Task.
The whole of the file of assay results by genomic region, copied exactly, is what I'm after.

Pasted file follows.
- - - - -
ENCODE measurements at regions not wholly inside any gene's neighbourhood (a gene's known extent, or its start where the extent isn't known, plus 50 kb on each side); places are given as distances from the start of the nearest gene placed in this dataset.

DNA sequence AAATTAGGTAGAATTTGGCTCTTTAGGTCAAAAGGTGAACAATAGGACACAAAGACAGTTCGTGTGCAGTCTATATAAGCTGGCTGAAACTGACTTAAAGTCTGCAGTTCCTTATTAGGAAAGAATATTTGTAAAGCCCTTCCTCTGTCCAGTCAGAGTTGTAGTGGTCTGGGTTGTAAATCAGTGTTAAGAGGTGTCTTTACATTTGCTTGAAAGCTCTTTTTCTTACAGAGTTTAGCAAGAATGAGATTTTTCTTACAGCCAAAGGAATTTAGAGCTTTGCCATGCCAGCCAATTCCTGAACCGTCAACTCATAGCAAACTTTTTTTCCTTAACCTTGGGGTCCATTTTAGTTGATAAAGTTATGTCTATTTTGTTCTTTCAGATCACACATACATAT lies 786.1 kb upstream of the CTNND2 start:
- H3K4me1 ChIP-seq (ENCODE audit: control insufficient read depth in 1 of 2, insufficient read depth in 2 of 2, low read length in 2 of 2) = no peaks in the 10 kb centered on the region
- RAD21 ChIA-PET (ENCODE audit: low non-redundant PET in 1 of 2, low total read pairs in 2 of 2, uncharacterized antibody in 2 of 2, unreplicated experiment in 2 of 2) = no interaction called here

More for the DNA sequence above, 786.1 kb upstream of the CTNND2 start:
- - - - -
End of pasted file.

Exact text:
ENCODE measurements at regions not wholly inside any gene's neighbourhood (a gene's known extent, or its start where the extent isn't known, plus 50 kb on each side); places are given as distances from the start of the nearest gene placed in this dataset.

DNA sequence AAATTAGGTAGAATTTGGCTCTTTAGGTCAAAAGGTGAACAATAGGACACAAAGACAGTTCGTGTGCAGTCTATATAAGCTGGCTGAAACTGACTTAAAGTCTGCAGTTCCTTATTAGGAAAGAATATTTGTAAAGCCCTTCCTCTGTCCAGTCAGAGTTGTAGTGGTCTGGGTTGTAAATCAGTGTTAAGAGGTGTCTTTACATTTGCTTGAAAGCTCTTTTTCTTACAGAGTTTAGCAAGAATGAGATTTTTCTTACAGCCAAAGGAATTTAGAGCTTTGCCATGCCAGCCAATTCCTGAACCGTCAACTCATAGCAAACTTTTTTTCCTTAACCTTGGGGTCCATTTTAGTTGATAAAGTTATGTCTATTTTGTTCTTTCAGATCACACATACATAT lies 786.1 kb upstream of the CTNND2 start:
- H3K4me1 ChIP-seq (ENCODE audit: control insufficient read depth in 1 of 2, insufficient read depth in 2 of 2, low read length in 2 of 2) = no peaks in the 10 kb centered on the region
- RAD21 ChIA-PET (ENCODE audit: low non-redundant PET in 1 of 2, low total read pairs in 2 of 2, uncharacterized antibody in 2 of 2, unreplicated experiment in 2 of 2) = no interaction called here

More for the DNA sequence above, 786.1 kb upstream of the CTNND2 start: